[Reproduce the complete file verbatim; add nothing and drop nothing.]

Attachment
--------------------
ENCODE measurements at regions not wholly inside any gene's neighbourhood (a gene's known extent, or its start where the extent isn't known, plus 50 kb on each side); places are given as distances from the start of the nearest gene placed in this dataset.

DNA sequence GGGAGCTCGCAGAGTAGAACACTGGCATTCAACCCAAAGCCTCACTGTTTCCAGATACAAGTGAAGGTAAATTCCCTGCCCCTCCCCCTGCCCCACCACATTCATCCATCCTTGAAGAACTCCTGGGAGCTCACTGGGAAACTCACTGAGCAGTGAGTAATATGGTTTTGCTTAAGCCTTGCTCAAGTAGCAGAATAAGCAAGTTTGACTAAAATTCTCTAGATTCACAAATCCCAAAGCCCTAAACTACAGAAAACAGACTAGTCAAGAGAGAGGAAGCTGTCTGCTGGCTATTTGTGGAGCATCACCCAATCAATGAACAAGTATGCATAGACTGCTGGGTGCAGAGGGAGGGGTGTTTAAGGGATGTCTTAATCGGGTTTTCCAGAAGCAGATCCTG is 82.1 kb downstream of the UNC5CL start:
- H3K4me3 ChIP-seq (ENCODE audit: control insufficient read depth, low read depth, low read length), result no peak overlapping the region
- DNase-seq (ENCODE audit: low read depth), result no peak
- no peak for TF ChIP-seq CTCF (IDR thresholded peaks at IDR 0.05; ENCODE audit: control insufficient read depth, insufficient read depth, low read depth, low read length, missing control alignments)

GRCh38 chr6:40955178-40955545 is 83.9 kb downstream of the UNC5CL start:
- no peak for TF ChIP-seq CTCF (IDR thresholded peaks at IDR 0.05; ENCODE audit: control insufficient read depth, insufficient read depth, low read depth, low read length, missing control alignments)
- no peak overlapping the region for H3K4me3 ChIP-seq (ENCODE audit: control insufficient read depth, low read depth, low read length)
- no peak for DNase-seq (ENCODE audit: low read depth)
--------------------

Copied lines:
ENCODE measurements at regions not wholly inside any gene's neighbourhood (a gene's known extent, or its start where the extent isn't known, plus 50 kb on each side); places are given as distances from the start of the nearest gene placed in this dataset.

DNA sequence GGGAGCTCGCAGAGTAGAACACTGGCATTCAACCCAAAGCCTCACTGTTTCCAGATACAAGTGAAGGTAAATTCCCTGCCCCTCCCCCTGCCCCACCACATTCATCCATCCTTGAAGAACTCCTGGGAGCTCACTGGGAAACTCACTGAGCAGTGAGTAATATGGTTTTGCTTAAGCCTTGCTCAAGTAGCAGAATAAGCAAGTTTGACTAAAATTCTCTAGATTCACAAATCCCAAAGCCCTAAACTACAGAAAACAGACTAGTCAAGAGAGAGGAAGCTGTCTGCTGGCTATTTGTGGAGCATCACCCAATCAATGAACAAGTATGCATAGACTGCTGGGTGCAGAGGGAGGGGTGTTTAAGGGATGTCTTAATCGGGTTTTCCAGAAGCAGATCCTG is 82.1 kb downstream of the UNC5CL start:
- H3K4me3 ChIP-seq (ENCODE audit: control insufficient read depth, low read depth, low read length), result no peak overlapping the region
- DNase-seq (ENCODE audit: low read depth), result no peak
- no peak for TF ChIP-seq CTCF (IDR thresholded peaks at IDR 0.05; ENCODE audit: control insufficient read depth, insufficient read depth, low read depth, low read length, missing control alignments)

GRCh38 chr6:40955178-40955545 is 83.9 kb downstream of the UNC5CL start:
- no peak for TF ChIP-seq CTCF (IDR thresholded peaks at IDR 0.05; ENCODE audit: control insufficient read depth, insufficient read depth, low read depth, low read length, missing control alignments)
- no peak overlapping the region for H3K4me3 ChIP-seq (ENCODE audit: control insufficient read depth, low read depth, low read length)
- no peak for DNase-seq (ENCODE audit: low read depth)